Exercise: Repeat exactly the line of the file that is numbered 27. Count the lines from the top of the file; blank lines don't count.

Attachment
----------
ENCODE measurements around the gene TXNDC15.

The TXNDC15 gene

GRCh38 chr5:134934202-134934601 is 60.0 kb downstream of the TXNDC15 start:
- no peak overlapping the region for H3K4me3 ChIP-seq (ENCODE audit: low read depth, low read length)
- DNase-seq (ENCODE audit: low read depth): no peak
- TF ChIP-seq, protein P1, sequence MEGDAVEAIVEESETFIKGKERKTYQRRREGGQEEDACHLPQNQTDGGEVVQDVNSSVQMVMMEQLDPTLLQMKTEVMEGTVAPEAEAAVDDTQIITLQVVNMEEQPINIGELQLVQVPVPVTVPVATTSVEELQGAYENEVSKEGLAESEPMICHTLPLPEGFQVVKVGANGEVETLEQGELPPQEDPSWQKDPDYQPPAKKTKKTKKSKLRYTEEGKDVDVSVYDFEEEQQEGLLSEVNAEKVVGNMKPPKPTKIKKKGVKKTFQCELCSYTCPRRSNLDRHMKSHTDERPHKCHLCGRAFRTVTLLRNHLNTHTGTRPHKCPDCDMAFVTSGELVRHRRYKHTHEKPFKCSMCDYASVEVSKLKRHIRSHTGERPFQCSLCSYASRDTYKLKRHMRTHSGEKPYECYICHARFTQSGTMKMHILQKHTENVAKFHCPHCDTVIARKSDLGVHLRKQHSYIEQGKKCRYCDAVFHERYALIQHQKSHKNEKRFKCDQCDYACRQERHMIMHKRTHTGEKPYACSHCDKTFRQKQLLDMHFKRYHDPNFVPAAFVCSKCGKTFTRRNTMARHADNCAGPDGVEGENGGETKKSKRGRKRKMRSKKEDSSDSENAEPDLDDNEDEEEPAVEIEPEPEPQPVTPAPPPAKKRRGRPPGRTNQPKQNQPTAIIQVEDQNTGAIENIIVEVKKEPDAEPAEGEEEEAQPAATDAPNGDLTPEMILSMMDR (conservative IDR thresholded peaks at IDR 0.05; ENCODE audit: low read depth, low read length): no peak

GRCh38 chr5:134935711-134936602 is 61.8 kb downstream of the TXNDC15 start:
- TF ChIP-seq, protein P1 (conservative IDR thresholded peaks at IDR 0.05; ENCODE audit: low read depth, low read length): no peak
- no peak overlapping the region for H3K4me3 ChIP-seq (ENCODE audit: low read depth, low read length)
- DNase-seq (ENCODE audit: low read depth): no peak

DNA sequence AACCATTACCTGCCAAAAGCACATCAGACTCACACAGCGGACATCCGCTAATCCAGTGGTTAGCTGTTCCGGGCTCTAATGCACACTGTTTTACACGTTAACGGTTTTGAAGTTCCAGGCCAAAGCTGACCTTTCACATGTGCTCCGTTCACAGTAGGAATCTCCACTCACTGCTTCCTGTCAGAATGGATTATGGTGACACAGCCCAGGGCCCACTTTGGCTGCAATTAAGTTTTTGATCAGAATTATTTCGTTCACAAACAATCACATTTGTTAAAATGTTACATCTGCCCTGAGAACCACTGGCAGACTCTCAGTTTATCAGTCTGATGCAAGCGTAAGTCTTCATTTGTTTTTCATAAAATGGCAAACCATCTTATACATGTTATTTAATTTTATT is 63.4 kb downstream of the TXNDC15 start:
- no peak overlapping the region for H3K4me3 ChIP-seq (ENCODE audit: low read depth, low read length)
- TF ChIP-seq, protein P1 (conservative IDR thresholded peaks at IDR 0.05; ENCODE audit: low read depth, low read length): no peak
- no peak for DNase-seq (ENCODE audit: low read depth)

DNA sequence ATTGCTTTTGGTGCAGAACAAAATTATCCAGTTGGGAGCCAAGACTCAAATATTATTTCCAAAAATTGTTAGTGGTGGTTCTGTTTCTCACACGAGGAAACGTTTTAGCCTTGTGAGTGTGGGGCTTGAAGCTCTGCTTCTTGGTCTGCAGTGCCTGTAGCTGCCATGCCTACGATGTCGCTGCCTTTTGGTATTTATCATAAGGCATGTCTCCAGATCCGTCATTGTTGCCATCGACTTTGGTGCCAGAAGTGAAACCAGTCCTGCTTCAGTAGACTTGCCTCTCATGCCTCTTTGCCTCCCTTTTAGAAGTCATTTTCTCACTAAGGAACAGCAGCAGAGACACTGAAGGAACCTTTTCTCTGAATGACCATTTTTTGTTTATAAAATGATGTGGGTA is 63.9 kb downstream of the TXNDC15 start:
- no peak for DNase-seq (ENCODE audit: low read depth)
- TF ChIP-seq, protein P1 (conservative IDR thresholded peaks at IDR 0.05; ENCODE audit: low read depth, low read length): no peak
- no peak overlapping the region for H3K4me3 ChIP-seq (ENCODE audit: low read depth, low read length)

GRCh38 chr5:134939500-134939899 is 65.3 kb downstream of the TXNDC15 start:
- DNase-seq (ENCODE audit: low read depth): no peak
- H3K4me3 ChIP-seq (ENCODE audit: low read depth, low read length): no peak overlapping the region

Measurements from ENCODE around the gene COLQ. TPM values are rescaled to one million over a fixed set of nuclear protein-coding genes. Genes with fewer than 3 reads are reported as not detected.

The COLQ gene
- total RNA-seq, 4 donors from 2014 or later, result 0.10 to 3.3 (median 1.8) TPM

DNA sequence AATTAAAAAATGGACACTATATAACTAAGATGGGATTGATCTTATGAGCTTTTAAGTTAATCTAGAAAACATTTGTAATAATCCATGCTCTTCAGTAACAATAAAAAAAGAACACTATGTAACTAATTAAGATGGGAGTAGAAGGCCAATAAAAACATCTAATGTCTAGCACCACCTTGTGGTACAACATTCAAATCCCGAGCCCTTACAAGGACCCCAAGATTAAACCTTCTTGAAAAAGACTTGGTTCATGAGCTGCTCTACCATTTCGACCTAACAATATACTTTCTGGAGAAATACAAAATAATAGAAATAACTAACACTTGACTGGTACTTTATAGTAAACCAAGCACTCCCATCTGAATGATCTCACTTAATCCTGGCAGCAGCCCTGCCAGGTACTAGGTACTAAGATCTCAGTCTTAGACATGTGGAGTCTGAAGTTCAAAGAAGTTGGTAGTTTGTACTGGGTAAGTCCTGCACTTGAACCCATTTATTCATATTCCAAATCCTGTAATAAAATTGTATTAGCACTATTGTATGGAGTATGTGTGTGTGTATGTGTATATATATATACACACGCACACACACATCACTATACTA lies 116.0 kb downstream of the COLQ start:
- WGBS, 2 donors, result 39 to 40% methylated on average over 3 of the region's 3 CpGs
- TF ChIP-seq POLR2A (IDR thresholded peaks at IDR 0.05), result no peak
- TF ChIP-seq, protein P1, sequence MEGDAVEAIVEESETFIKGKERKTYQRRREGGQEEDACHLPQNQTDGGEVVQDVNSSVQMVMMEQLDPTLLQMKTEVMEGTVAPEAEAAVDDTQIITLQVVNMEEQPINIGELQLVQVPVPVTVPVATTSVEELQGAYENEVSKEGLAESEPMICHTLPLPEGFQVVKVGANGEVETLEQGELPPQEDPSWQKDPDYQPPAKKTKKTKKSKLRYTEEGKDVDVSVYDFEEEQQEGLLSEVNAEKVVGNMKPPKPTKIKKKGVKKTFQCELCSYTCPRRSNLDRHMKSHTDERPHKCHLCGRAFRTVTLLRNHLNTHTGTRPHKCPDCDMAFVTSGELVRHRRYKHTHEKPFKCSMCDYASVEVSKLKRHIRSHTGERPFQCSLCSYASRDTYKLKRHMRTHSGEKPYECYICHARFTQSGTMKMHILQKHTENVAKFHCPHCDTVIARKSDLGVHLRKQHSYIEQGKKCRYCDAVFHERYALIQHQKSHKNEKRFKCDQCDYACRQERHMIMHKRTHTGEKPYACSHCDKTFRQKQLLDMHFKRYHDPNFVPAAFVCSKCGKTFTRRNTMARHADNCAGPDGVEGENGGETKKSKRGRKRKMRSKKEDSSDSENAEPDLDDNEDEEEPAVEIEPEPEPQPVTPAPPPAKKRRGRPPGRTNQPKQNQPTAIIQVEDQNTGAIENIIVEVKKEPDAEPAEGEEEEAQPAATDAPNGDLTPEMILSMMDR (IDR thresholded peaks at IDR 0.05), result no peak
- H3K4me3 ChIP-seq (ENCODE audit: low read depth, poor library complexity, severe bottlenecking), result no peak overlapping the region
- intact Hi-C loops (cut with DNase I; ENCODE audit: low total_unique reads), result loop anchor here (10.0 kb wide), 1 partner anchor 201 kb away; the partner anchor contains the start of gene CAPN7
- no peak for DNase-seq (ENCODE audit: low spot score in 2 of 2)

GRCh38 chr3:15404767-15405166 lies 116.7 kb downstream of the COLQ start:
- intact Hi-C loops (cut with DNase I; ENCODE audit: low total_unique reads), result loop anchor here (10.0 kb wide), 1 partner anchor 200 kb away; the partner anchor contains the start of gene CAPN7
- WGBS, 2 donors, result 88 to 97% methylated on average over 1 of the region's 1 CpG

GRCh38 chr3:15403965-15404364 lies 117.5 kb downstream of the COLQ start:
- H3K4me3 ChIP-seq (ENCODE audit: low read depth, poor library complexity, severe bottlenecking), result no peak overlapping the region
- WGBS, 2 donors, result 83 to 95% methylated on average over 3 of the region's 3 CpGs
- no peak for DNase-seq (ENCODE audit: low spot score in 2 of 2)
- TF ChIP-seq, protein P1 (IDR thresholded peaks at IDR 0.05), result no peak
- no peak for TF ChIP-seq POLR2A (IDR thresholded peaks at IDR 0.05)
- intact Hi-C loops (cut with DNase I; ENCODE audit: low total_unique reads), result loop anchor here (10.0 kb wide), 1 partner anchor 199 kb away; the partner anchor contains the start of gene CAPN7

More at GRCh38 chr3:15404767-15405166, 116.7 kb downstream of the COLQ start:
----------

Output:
- TF ChIP-seq POLR2A (IDR thresholded peaks at IDR 0.05), result no peak